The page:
1958-01-01
Standard
AMS5570G
This specification covers a corrosion and heat resistant steel in the form of seamless tubing. This tubing has been used typically for parts requiring both corrosion and heat resistance, especially when such parts are welded during fabrication, and also for parts requiring oxidation resistance up to 1500 degrees F (816 degrees C) but useful at that temperature only when stresses are low; usage is not limited to such applications.
1958-01-01
Standard
AMS5548
This specification covers a corrosion and heat resistant steel in the form of sheet and strip. These products have been used typically for parts requiring high strength and oxidation resistance up to 800 degrees F (427 degrees C) and where such parts require welding during fabrication, but usage is not limited to such applications.
1958-01-01
Technical Paper
580016
A. F. Ensrud
PROBLEMS resulting from increased temperature associated with flight at supersonci speeds, the serious effects of aerodynamic heating on material properties, and the ultimate strength of assembled structures are discussed in this paper. Ways are outlined which will alleviate the intrinsic weight penalties accompanying the use of high-density alloys at elevated temperatures. Primarily, this can be accomplished by the proper selection of materials and the choice of more suitable structural configurations. Suggestions are made how to lessen the peaks of thermal stresses induced by temperature gradients during the interval of transient heating. The need for efficient stabilization of compression panels subjected to thermal environment is pointed out in a general way; and recent innovations which might accomplish this purpose are then discussed with special regard to thin wing and fuselage design.
1958-01-01
Technical Paper
580021
F. M. Richmond
IMPROVED high-temperature rupture strength and ductility of nickel-base superalloys has been obtained by utilization of vacuum melting and certain modifications in the nominal chemistry of these alloys. A brief description of the melting technique and chemistry modifications is given in this page. The tensile and rupture properties of five nickel-base vacuum-melted alloys are reported for the temperature 1000–1600 F.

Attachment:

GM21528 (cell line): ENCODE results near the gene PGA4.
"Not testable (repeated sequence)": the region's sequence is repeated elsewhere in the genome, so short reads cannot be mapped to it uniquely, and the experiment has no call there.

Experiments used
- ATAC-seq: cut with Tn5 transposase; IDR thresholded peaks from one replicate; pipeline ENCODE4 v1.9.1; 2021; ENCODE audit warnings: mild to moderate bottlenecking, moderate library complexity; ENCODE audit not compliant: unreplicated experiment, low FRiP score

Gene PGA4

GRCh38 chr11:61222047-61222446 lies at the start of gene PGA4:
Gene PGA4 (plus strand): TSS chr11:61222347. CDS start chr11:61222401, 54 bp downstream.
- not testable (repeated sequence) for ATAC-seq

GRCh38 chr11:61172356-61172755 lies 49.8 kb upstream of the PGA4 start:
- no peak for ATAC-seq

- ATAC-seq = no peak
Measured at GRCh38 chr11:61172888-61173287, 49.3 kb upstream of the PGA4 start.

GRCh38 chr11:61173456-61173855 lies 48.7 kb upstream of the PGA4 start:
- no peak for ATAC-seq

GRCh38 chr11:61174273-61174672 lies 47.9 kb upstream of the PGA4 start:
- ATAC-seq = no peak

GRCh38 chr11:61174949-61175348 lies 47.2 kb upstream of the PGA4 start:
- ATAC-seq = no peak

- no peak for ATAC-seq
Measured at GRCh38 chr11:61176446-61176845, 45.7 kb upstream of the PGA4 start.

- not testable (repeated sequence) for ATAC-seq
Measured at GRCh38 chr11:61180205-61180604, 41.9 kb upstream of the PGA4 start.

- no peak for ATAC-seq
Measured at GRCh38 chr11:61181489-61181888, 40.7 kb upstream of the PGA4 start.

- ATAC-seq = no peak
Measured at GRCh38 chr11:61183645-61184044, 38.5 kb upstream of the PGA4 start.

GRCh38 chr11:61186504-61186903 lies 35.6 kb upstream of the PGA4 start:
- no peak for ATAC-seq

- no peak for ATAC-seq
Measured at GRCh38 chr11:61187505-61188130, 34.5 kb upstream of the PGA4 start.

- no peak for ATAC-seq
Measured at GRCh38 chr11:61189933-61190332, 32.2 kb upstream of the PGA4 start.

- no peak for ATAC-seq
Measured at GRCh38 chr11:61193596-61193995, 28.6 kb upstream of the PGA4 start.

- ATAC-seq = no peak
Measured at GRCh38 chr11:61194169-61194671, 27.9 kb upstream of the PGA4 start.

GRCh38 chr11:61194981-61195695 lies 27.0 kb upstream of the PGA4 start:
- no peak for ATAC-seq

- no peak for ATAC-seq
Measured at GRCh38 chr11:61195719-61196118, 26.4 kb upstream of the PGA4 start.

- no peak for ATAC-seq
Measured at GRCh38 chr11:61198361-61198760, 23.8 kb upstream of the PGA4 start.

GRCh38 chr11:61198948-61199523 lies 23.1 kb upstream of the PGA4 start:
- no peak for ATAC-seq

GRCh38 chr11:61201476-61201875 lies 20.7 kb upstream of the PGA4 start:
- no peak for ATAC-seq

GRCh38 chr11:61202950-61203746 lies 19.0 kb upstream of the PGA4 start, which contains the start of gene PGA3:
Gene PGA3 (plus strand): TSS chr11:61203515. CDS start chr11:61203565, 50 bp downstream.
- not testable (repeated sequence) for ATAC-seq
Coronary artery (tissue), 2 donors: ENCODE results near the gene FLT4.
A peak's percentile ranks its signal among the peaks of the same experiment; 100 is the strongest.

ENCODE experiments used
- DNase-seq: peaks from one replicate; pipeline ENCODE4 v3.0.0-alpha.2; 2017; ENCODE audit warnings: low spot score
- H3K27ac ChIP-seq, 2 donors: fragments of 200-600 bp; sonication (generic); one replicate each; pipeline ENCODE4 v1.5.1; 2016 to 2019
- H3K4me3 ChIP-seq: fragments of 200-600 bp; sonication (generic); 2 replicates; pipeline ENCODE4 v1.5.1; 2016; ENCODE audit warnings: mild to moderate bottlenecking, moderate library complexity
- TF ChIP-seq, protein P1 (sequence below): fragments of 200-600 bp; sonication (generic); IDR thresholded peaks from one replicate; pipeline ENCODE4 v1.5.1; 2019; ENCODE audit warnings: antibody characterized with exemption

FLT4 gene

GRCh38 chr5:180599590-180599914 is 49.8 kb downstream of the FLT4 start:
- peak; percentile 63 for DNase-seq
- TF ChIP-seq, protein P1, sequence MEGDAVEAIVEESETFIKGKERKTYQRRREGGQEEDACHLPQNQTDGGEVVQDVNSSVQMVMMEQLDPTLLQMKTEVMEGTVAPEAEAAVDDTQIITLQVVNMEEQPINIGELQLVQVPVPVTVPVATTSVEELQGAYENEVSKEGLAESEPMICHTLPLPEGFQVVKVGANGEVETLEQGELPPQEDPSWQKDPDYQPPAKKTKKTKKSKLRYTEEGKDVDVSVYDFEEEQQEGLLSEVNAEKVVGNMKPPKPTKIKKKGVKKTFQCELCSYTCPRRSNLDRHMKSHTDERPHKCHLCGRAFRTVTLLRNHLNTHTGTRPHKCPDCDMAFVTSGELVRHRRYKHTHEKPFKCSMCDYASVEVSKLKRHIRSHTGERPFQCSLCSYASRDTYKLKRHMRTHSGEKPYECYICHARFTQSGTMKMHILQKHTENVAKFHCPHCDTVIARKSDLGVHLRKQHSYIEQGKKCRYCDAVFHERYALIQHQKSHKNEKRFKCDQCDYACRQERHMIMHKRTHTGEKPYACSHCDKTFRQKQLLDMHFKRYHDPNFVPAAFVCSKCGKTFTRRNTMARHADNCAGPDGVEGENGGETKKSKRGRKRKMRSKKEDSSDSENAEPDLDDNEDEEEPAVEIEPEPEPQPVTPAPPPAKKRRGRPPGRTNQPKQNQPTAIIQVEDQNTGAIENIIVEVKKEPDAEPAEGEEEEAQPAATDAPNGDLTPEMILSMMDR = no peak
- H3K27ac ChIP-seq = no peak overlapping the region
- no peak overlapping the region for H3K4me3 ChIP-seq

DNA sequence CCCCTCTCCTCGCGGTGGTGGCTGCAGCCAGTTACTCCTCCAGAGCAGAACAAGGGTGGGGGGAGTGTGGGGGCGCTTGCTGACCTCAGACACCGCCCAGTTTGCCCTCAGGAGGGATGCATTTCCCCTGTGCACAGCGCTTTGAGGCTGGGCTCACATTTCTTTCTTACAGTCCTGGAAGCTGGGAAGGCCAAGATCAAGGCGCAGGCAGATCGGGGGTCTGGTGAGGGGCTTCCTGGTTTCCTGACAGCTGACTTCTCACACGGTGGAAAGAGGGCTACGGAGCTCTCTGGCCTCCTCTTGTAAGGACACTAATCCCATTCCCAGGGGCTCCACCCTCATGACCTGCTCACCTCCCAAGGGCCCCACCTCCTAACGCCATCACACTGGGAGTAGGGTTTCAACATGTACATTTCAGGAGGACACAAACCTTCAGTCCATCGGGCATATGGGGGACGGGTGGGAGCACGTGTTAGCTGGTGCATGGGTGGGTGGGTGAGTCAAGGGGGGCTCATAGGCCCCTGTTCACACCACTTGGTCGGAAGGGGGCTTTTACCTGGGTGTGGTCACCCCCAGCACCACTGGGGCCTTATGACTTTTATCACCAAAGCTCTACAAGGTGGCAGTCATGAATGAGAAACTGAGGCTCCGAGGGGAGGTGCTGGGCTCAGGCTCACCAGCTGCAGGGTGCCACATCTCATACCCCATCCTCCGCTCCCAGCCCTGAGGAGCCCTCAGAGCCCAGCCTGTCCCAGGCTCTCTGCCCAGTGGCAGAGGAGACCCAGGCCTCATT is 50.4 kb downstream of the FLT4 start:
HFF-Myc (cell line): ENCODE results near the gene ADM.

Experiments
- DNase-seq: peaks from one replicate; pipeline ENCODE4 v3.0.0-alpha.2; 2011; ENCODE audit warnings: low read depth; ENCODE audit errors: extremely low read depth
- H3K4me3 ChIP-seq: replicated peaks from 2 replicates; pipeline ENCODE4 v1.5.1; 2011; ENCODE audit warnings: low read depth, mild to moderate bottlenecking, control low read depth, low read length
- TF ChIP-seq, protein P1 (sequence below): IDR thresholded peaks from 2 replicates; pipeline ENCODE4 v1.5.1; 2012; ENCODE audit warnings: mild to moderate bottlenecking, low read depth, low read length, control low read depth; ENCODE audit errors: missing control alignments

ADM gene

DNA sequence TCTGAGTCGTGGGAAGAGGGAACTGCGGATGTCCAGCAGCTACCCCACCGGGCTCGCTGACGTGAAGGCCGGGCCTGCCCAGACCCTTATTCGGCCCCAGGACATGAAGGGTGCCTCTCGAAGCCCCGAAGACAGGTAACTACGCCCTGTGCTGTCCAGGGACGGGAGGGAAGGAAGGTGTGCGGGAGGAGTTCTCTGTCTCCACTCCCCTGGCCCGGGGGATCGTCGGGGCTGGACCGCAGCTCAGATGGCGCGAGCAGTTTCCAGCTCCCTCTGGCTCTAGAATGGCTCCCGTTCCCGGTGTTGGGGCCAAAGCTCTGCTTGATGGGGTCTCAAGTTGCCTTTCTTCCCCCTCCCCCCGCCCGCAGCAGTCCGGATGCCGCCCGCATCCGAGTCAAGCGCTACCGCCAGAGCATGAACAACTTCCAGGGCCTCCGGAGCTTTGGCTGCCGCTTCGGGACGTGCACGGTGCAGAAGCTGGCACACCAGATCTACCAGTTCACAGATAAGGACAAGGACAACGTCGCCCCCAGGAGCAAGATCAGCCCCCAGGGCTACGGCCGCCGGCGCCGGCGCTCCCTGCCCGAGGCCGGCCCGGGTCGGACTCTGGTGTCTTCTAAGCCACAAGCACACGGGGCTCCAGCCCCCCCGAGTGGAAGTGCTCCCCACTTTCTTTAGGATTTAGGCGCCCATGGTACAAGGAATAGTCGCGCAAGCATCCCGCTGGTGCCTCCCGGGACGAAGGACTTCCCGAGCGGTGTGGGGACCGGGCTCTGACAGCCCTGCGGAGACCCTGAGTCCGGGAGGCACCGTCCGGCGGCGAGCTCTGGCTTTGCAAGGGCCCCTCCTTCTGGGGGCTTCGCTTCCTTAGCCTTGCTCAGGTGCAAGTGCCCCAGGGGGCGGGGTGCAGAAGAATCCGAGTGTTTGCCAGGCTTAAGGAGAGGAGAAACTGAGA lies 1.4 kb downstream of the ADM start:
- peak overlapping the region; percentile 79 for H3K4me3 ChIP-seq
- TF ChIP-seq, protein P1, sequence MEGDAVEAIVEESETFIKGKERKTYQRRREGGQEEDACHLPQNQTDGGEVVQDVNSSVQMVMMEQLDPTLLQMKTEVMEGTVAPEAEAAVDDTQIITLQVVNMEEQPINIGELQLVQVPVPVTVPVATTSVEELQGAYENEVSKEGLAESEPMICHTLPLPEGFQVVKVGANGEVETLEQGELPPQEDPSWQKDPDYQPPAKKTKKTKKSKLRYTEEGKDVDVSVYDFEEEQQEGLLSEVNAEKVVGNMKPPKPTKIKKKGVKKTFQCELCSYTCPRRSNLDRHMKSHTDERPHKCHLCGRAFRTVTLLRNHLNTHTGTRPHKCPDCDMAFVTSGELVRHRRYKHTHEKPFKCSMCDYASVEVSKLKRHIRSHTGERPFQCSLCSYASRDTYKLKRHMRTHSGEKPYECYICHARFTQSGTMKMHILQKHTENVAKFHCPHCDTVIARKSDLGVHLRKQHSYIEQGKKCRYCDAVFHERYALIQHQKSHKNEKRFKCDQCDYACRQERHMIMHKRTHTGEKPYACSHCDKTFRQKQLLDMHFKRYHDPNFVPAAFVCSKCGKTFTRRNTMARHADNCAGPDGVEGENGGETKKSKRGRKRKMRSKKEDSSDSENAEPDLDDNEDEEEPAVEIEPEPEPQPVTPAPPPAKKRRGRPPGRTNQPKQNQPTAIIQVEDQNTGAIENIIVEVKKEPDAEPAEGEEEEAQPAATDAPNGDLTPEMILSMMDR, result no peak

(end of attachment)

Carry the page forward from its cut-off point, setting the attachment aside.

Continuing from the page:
1958-01-01
Technical Paper
580019
F. J. Winchell, W. D. Route, O. K. Kelley
TURBOGLIDE is the deluxe automatic transmission of the General Motors Chevrolet. One of its most important features is that its performance ratio is available at any throttle position, enabling control of torque ratio and engine output by the throttle pedal. The system includes a five-element torque converter, pump, three turbines, and the dual stator. The entire installed unit weighs 148 lb, a result of the general arrangement and the use of aluminum in the case and bell housing. The authors discuss the basic operating principle of the transmission, the arrangement, performance, torque distribution, control system, and valve body.
1958-01-01
Technical Paper
580043
Bruno R. Siegel
THIS paper explains the temperature-density concept used to measure the antiknock quality of fuels. In this method a laboratory engine is operated at constant fuel-air ratio and peak power spark, with manifold air pressure being used to stress fuels into the knocking zone. According to the author, the data obtained can be analyzed to give a single curve or formula expressing antiknock quality or preignition resistance at any combination of compression ratio, inlet temperature, and manifold pressure. The paper summarizes 14 practical applications, including suggestions for new control and auxiliary test methods for studying knock and autoignition behavior on a much broader basis than is possible with ASTM methods.